Manhattan's apt.-vacancy rate? Less than 1%
Borough sees ultra-low inventory benchmark for two months straight. Average rents are up 9% for studios from year-earlier numbers, 10% for one-bedrooms, 11% for two-bedrooms.
Finding a good deal on a Manhattan rental apartment will continue to get tough through the spring and summer. Rents are rising and vacancy rates are below 1% for the second consecutive month, according to a report released Wednesday.
Last month, the Manhattan vacancy rate was 0.94%, significantly below the April 2010 vacancy rate of 1.23%, according to Citi Habitats, the city's largest rental residential brokerage. In March, the rate was 0.99%.
Average monthly rents were up for all apartment sizes in April from the same period a year ago, with three-bedroom apartments recording the highest rise in rent, reaching $4,946 a month, up 12% from the same month a year ago.
“The market is fierce right now,” said Gary Malin, president of Citi Habitats. “Tenants no longer have the luxury to negotiate rents and wait to make a decision on an apartment.”
The rise in rents and low vacancy rate is making rental brokers' jobs harder. Soozy Katzen, director of relocation at Fox Residential Group, is currently having a hard time finding one-bedrooms in Manhattan under $3,000 a month for her clients.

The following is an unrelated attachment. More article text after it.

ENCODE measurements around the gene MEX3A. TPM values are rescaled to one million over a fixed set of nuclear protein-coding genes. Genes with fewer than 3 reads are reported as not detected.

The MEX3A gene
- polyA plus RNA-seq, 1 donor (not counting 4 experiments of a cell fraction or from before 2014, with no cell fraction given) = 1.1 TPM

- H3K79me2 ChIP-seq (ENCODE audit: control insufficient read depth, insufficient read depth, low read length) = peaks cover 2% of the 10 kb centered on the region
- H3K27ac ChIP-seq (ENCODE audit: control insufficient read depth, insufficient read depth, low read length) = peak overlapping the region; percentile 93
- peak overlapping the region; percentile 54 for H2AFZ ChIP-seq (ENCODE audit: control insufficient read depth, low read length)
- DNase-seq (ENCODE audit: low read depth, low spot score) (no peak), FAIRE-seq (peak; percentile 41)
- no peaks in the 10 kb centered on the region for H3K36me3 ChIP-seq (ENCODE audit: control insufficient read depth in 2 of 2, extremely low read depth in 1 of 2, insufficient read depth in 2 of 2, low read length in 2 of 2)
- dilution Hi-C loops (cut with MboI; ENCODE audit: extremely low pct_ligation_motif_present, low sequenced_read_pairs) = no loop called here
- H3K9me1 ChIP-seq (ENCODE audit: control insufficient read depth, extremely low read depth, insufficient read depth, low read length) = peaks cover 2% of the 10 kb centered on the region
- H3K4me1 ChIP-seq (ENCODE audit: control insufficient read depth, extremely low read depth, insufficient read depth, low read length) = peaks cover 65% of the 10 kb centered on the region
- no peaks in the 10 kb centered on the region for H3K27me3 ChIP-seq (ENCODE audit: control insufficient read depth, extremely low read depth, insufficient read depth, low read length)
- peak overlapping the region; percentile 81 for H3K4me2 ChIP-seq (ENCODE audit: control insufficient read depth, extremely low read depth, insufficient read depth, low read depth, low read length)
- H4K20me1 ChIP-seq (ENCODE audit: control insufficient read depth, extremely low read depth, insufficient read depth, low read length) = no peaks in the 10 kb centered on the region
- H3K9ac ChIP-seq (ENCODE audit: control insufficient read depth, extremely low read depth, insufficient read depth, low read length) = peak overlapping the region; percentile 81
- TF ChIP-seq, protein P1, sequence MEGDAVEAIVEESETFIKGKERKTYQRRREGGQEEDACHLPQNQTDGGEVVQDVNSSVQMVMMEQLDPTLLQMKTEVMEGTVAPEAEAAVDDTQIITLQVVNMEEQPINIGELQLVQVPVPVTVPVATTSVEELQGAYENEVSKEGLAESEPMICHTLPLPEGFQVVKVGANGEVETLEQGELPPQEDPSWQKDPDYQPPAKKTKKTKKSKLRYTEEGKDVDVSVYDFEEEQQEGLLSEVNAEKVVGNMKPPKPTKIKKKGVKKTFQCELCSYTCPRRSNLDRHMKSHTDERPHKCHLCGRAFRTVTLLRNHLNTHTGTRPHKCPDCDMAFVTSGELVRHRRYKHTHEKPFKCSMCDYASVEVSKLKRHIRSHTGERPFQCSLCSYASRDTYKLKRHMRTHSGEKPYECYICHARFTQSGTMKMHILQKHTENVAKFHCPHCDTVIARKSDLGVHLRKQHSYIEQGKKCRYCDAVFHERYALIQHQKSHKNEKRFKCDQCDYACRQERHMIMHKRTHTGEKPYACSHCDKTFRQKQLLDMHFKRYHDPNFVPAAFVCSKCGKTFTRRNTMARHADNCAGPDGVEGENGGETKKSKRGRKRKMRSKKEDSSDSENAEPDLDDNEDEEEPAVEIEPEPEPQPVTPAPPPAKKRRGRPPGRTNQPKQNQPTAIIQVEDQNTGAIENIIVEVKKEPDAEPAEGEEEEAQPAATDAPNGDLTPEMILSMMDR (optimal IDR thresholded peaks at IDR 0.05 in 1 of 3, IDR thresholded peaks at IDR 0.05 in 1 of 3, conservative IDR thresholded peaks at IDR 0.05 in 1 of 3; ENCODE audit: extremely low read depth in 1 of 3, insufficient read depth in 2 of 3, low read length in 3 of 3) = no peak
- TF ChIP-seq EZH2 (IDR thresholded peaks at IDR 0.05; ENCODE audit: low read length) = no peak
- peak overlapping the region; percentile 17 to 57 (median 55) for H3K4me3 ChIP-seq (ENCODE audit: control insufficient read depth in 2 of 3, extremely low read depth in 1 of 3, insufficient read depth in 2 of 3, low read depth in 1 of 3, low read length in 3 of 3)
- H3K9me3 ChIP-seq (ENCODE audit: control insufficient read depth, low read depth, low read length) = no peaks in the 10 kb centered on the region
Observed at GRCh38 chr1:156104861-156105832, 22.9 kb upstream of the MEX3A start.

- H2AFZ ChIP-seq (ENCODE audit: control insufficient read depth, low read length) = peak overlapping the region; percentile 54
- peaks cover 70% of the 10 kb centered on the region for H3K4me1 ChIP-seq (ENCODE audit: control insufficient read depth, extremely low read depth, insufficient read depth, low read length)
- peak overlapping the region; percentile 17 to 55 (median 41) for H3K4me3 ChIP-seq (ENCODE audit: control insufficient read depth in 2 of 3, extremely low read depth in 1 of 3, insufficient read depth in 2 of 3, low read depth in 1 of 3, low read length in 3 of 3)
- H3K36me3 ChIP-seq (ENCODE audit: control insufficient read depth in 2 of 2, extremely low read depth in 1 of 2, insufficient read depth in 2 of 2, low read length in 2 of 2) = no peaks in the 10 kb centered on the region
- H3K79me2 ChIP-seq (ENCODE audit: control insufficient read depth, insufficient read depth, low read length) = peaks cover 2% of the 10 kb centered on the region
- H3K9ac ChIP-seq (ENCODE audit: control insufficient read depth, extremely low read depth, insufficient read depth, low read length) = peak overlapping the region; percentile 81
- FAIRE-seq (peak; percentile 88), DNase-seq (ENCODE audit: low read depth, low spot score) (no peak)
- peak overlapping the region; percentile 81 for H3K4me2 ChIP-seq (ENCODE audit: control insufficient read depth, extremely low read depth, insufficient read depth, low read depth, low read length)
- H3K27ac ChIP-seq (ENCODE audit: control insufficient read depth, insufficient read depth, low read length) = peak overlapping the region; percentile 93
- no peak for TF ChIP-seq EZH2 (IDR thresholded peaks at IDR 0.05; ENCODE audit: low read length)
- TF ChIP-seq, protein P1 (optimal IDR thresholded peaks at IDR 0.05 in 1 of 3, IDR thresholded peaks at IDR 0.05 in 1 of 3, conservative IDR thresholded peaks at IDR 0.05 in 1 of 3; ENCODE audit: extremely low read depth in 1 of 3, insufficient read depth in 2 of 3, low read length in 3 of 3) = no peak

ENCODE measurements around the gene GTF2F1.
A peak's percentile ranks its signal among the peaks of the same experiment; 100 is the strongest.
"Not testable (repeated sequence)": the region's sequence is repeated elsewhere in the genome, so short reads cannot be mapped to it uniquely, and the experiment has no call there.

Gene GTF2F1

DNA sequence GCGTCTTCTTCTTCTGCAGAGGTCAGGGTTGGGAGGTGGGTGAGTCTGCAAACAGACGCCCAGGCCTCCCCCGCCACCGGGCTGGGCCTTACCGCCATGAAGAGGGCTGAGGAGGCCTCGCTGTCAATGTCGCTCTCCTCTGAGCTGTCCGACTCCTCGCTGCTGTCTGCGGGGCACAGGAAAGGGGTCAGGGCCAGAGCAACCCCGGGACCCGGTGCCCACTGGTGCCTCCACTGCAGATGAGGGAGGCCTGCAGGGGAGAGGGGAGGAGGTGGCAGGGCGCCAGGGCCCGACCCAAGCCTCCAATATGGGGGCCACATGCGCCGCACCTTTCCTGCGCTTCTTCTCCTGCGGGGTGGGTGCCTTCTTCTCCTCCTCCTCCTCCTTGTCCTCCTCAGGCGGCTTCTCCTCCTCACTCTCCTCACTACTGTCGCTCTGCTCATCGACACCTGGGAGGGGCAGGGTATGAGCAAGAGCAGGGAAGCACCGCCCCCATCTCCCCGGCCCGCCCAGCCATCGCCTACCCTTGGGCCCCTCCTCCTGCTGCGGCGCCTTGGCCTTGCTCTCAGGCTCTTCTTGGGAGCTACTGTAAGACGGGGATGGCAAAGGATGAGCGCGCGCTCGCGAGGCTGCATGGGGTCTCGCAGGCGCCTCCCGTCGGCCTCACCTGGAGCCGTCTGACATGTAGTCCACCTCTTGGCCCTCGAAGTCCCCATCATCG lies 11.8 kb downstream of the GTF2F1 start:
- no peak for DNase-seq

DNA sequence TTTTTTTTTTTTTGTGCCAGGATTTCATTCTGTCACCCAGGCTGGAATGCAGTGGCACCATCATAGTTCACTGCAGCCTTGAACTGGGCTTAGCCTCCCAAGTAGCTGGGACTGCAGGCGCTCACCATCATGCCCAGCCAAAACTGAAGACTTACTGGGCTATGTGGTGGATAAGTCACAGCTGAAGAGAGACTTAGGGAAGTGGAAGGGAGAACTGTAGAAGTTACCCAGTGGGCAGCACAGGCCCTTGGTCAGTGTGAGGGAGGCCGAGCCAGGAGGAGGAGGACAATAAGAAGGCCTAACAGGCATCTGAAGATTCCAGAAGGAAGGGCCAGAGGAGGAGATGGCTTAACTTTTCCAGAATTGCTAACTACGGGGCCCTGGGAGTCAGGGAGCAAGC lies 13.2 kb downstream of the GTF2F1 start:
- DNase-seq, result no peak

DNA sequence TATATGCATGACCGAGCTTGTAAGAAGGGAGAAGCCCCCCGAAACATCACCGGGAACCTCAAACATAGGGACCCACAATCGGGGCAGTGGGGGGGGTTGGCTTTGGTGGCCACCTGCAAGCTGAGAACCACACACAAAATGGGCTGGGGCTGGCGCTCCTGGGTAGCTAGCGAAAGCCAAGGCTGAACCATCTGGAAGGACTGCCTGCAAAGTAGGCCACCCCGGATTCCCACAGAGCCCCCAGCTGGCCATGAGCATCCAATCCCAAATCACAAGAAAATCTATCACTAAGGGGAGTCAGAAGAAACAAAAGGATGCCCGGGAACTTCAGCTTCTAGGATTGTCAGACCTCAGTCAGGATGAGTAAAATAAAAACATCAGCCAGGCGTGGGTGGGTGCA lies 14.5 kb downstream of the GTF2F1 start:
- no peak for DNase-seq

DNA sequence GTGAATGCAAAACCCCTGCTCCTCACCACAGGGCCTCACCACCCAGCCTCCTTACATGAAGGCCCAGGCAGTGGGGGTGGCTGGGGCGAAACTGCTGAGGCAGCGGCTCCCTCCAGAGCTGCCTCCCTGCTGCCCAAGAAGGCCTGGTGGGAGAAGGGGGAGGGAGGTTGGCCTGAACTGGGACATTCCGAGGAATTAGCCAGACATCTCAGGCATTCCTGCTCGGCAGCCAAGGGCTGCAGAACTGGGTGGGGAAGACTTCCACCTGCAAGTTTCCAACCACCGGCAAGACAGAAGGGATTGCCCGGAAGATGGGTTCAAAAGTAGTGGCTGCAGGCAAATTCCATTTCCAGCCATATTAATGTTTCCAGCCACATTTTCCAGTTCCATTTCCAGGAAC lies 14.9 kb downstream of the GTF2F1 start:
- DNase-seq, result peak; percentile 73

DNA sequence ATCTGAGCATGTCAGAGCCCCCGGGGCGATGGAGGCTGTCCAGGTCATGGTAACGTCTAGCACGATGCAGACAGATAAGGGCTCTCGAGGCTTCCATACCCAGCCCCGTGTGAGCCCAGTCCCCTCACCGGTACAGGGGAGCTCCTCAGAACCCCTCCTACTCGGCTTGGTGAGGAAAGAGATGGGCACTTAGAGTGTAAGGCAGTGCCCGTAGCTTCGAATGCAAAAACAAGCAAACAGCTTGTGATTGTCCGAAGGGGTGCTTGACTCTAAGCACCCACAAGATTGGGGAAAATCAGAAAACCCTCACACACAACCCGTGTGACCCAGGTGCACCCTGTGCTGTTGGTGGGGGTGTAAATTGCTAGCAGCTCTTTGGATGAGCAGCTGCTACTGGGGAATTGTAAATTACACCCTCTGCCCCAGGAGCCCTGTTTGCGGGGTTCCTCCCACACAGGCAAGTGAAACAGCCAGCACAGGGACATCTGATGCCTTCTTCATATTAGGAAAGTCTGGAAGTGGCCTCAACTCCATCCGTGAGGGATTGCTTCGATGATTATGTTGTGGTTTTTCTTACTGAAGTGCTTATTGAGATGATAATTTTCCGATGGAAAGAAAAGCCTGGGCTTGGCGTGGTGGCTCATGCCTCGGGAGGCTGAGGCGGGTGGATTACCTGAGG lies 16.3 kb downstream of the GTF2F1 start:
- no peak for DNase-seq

“I'm getting a lot of requests from graduates coming into the city and new hires at investment banks asking for $2,500 rentals and there is nothing out there,” said Ms. Katzen. “It is incredibly tight and prices aren't negotiable.”
In April, average monthly rents for studios rose 9%, to $1,967, from a year ago. Rents for one-bedrooms increased 10% and two-bedrooms were up 11%, to $2,643 and $3,711, respectively. Mr. Malin expects rent to continue to increase by at least 10% through the spring and summer.
In another sign that that the rental market has shifted in favor of the landlord, a mere 11% of rental transactions brokered by Citi Habitats in April included a tenant concession consisting of either a free month's rent and/or payment of the broker fee. That figure continued to slide from the previous month, when 14% of transactions included a tenant incentive. The results are a stark contrast to last year: In April 2010, 41% of Citi Habitats' deals included some type of concession.
“Landlords are pushing the envelope,” said Mr. Malin, adding that tenants frequently are still slow to adjust to the change in the market—they may continue to negotiate on rents but end up losing an apartment they really want to someone else who acted in a faster fashion.
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